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Movistar isn’t counting on a Sky-free world just yet.
Movistar has been one of Team Sky’s most stubborn rivals over the past several years. Nairo Quintana has come closer than anyone to knocking Sky off its track at the Tour de France, with the Colombian twice finishing second and once third overall behind Chris Froome.
The Spanish outfit, however, isn’t celebrating the possible demise of Team Sky at the end of 2019. In fact, Movistar’s top riders fully expect Sky to remain its most dogged nemesis not only in 2019, but beyond as well.
Quintana, speaking to reporters at a Movistar presentation in Madrid, isn’t banking on Team Sky folding after the international media company ends its support at the conclusion of the 2019 racing season.
“With its major infrastructure that it has, it’s assured that they will have a similar sponsor,” Quintana told EFE. “There will be many brands interested. I expect the team will continue.”
Sky’s uncertain future was on everyone’s lips during the Movistar team presentation at the Telefónica headquarters in Madrid on Tuesday. The news of Sky’s possible demise comes just as the Spanish telecommunications giant has assured its backing of Spain’s lone WorldTour team through 2021. There are already rumors flying that Movistar could be poised to sign Colombian sensation Egan Bernal if Sky manager Dave Brailsford is unable to secure new sponsors.
Quintana refused to speculate about his own future, with his Movistar contract ending in 2019, and said he will remain focused on preparing for the Tour de France as his central goal of the season.
Mikel Landa, who rode two seasons with Team Sky before joining Movistar this year, also said he fully expects Brailsford to secure a new sponsor. Landa doesn’t foresee Sky’s uncertain future to have too much impact during the major races.
“I don’t think the uncertainty will help us,” Landa said. “When the riders put on their jersey and get on the bike, it won’t be easy to destabilize them.”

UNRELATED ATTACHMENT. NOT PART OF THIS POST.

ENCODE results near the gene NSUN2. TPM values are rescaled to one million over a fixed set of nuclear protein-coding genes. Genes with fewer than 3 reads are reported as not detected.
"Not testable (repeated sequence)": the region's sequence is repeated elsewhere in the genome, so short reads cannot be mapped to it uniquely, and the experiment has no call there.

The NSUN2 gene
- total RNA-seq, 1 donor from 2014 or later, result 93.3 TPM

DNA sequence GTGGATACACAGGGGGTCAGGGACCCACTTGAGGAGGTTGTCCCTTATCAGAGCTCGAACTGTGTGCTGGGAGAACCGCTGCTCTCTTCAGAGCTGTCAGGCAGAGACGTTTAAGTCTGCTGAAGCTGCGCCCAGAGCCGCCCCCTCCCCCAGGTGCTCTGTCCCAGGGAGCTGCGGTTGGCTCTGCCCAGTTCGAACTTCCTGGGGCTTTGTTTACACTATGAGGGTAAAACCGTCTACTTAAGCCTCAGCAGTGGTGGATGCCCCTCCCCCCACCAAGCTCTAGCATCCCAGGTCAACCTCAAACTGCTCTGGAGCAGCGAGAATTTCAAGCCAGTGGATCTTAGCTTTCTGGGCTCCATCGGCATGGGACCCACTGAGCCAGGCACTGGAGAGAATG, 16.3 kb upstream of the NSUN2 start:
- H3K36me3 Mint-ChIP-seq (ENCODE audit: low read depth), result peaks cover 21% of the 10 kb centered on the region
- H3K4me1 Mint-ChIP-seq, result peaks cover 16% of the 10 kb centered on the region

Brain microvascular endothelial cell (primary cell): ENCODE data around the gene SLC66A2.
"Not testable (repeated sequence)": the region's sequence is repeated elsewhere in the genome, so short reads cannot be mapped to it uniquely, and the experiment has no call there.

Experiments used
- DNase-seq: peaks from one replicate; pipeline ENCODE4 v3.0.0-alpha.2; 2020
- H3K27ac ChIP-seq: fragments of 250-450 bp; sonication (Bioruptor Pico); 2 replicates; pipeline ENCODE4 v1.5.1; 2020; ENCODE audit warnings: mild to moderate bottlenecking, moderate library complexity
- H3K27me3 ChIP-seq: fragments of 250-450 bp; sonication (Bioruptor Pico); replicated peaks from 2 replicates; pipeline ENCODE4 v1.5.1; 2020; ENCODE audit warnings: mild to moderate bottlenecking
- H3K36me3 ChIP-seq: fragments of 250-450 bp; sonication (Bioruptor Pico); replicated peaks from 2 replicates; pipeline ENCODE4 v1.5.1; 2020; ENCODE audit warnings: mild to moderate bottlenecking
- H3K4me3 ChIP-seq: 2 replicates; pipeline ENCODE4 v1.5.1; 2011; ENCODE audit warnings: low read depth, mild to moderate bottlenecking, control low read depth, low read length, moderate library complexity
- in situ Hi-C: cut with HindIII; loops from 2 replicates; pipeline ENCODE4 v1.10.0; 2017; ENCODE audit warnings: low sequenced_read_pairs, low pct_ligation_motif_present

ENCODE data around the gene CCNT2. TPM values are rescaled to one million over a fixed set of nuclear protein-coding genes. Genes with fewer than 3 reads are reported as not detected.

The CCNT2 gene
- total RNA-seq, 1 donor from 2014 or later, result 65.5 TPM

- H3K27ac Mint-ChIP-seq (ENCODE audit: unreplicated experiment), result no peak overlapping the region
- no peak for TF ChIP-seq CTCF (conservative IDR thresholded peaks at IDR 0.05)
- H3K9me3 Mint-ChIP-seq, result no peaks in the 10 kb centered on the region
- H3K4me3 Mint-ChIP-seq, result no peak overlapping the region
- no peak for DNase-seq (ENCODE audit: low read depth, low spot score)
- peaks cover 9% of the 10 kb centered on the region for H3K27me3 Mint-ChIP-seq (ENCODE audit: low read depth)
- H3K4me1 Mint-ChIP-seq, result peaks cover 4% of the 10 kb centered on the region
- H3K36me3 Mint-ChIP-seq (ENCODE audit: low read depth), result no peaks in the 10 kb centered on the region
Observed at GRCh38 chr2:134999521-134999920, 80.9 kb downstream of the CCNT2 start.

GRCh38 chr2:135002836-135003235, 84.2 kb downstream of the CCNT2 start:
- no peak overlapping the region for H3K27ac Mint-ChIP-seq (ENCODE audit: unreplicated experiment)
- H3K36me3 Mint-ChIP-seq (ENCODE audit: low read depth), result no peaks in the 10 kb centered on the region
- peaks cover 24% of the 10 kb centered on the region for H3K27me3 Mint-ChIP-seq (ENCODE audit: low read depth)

Everyone will be keeping a close eye on Sky’s progress of searching out new backers. Landa, whose contract is also up at the end of 2019, said Brailsford knows how to keep the Sky riders focused on the task of racing despite the surprise exit of Sky while he searches out new backers.
“There will certainly be Sky riders who are more nervous about their futures than others,” Landa continued. “Brailsford is a specialist at maintaining the focus and tranquility of the riders. They’ll do their job, because they know they need a new sponsor.”
The uncertain future of Team Sky will have a major impact on the rider market for 2020. Riders like Quintana and Landa, who are both in contract seasons, might be interested in securing their respective futures early. If Brailsford does not secure the team’s future, Landa and Quintana would be competing in what would suddenly been a glutted rider market against the likes of Chris Froome and Geraint Thomas, not to mention the rest of Sky’s all-star lineup.
Though Brailsford hasn’t put a hard deadline on securing a new sponsor, most of the top riders will start to look for new contracts by June or July if he cannot obtain a firm commitment by the start of the Tour de France.
There have been rumors that Sky could attract backing from Chinese companies or the French multi-billion-dollar luxury conglomerate LVHM, which already has a majority stake in Sky’s bicycle sponsor Pinarello. So far, Brailsford has been telegraphing a message of quiet confidence that the team will ride on past 2019.
One Movistar rider who doesn’t seem too worried is world champion Alejandro Valverde. Although he has not defined the exact year when he might retire — he’s suggested the 2020 Olympic Games could be a nice finishing salvo — he’s likely to stay with Movistar and the Eusebio Unzué franchise in the closing years of his career.
“It’s obviously good for us to have the backing of Movistar through 2021,” Valverde said. “I expect the [Team Sky] structure and team to continue and they will be strong as always.”